Many observers have been left gravely concerned about President Donald Trump’s response to the Coronavirus — or more accurately, the lack thereof. It took him weeks to declare a national emergency over the situation, and the delay was reportedly at least in part because of concern over the declaration’s potential effect on the public image of his administration. Leaders like former President Barack Obama have been helping pick up the slack left by Trump, who, according to polls, is not trusted by majorities of the U.S. This Wednesday, Obama shared an informative message about the future of the “social distancing” that Americans have been told to undertake to curtail Coronavirus spread.
Liking to a piece from The Washington Post, Obama shared:
‘As communities have begun to recognize the importance of social distancing measures to “flatten the curve” on COVID-19 transmission, here’s a sober but useful primer on what we should expect in the coming months:’
In the meantime, remember to check up by phone on elderly or vulnerable friends and neighbors who may need our help.
— Barack Obama (@BarackObama) March 18, 2020
The article, from doctors at the University of Pennsylvania, outlines how the social distancing demands may stick around for awhile after some people may expect. There may even be repeated rounds of social distancing demands, they explain, because — as has taken place in past outbreaks — people’s reintegration into each other’s lives may spark spurts in outbreaks of the virus.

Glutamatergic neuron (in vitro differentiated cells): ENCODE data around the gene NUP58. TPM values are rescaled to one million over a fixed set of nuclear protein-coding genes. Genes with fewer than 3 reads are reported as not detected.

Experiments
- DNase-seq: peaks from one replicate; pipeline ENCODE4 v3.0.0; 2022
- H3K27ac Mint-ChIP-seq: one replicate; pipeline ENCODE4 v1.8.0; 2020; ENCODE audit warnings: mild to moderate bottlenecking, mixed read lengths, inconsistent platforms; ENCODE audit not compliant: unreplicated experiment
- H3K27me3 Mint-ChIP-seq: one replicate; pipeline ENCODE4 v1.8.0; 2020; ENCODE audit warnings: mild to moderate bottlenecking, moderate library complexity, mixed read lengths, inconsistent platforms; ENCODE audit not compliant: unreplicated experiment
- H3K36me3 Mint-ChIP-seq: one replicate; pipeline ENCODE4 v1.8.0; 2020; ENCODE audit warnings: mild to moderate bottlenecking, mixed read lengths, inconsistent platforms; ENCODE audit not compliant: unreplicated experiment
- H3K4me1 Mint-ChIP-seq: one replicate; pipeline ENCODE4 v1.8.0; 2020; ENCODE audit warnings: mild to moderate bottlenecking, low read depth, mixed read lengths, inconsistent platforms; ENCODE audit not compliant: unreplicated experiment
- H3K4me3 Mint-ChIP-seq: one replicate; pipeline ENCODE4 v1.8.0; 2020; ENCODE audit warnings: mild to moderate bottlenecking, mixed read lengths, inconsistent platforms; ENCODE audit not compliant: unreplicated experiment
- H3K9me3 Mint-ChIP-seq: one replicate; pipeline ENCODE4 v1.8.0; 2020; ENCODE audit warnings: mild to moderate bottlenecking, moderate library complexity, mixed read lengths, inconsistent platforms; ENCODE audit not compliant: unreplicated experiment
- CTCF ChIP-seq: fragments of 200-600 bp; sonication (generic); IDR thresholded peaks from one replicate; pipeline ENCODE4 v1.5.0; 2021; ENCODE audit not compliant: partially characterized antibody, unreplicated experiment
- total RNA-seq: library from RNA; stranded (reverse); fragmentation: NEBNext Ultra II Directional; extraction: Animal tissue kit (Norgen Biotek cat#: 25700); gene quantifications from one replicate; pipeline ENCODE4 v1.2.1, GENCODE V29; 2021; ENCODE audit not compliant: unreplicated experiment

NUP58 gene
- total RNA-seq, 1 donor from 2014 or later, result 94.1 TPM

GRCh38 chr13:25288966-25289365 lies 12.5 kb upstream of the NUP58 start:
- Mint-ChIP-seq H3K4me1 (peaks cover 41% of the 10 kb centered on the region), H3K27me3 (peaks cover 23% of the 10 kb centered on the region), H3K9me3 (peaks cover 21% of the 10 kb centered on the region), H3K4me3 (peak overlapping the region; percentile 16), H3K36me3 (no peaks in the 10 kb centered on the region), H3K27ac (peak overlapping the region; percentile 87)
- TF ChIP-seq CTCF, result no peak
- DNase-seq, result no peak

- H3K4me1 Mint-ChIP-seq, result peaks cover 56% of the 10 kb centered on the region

Thus, the article’s authors explain:
‘We need to be thinking in terms of months, not weeks. We need to stop picturing that ubiquitous “flatten the curve” chart and start imagining a roller coaster.’
President Trump himself acknowledged this potential long haul fight at a recent press conference. He commented that the active emergency state currently in place across the U.S. could last until July or August, although to be clear, any current estimates are just that — estimates. Many officials are definitely gearing up for a long struggle, however, because many schools have been closed not just for a week or two but for the entirety of the rest of the term/school year.
The Senate is gearing up to pass a Coronavirus relief package this week that will support some of those left out of work and struggling.
Check out Twitter’s response below…